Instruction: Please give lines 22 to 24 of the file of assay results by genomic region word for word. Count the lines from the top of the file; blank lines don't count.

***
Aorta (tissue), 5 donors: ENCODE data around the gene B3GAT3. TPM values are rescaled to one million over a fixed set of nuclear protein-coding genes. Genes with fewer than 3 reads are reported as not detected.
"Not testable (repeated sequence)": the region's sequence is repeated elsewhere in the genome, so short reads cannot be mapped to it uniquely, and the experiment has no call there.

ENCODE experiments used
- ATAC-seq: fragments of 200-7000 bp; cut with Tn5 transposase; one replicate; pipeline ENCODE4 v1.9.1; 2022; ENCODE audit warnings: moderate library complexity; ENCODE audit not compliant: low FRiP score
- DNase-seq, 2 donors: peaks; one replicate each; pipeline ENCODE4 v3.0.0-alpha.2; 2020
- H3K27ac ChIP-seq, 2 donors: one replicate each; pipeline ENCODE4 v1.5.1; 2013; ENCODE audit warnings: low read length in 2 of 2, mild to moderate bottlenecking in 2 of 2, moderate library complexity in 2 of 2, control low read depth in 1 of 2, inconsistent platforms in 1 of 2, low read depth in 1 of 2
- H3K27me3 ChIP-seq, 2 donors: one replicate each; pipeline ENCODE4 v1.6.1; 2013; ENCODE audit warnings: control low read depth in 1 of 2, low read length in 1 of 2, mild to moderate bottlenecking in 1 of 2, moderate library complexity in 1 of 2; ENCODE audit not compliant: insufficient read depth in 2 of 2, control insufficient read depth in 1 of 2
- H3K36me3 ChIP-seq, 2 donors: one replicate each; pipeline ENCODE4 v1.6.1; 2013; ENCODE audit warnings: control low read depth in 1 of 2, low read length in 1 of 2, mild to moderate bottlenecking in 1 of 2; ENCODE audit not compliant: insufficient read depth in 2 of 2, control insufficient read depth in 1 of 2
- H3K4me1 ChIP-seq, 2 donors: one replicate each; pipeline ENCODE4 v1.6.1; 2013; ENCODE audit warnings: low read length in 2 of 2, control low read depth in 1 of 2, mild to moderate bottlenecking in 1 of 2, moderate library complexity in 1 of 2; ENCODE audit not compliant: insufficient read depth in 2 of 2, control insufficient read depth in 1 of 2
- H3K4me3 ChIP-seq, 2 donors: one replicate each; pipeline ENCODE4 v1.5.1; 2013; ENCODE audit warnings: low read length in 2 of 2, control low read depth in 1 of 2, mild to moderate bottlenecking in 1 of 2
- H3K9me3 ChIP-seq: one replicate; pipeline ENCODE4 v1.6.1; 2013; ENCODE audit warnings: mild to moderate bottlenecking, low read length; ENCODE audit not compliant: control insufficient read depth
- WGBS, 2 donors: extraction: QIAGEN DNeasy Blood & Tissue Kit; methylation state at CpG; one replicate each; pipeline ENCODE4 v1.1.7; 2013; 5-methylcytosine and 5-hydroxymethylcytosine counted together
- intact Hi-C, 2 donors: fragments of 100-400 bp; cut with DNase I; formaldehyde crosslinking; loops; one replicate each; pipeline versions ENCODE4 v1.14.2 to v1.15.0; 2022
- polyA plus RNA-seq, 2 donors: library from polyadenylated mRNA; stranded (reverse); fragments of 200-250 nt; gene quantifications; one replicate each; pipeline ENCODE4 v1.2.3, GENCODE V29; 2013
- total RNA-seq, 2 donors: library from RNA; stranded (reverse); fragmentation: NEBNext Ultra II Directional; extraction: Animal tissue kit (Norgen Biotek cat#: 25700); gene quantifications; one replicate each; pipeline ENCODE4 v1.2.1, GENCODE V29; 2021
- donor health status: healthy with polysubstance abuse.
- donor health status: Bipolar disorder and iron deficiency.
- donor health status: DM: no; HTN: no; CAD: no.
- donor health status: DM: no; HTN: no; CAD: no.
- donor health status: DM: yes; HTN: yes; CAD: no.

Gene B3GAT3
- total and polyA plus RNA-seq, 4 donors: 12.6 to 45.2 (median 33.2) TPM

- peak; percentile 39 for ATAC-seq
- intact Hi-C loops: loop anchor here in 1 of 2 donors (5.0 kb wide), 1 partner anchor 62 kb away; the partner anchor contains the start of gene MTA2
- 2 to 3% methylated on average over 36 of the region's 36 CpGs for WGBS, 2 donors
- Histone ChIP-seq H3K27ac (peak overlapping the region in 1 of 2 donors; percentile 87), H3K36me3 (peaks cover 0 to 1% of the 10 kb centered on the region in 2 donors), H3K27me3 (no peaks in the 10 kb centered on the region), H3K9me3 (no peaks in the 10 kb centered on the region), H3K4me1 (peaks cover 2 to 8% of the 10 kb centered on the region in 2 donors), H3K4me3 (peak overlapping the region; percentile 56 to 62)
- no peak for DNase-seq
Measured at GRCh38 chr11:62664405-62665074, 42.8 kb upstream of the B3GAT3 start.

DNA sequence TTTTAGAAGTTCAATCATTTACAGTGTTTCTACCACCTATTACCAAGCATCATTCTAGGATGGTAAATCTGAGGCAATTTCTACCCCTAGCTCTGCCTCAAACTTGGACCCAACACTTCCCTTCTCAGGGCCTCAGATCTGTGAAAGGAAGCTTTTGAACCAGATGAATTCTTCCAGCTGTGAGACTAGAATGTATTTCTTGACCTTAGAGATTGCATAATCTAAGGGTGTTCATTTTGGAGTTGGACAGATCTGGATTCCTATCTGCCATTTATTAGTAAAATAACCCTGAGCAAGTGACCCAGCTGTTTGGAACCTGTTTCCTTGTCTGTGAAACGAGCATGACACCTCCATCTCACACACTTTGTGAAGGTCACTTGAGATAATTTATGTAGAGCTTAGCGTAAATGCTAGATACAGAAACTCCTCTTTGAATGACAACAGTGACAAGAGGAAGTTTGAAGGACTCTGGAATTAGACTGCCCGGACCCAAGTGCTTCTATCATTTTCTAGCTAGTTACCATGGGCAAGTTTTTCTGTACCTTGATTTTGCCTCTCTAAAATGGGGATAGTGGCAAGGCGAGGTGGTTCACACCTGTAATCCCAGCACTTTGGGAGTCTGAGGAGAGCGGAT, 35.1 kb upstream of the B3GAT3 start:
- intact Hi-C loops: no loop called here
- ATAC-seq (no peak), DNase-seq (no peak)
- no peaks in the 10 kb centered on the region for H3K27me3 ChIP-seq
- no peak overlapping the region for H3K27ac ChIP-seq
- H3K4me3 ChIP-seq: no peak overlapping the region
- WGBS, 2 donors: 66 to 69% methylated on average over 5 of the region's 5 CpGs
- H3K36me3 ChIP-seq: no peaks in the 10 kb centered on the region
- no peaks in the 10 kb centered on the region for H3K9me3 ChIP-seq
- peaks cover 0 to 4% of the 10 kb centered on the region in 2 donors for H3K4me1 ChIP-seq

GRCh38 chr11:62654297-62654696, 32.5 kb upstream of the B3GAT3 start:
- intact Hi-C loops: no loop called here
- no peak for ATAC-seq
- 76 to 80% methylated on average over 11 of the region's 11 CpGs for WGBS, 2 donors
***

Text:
- total and polyA plus RNA-seq, 4 donors: 12.6 to 45.2 (median 33.2) TPM

- peak; percentile 39 for ATAC-seq
- intact Hi-C loops: loop anchor here in 1 of 2 donors (5.0 kb wide), 1 partner anchor 62 kb away; the partner anchor contains the start of gene MTA2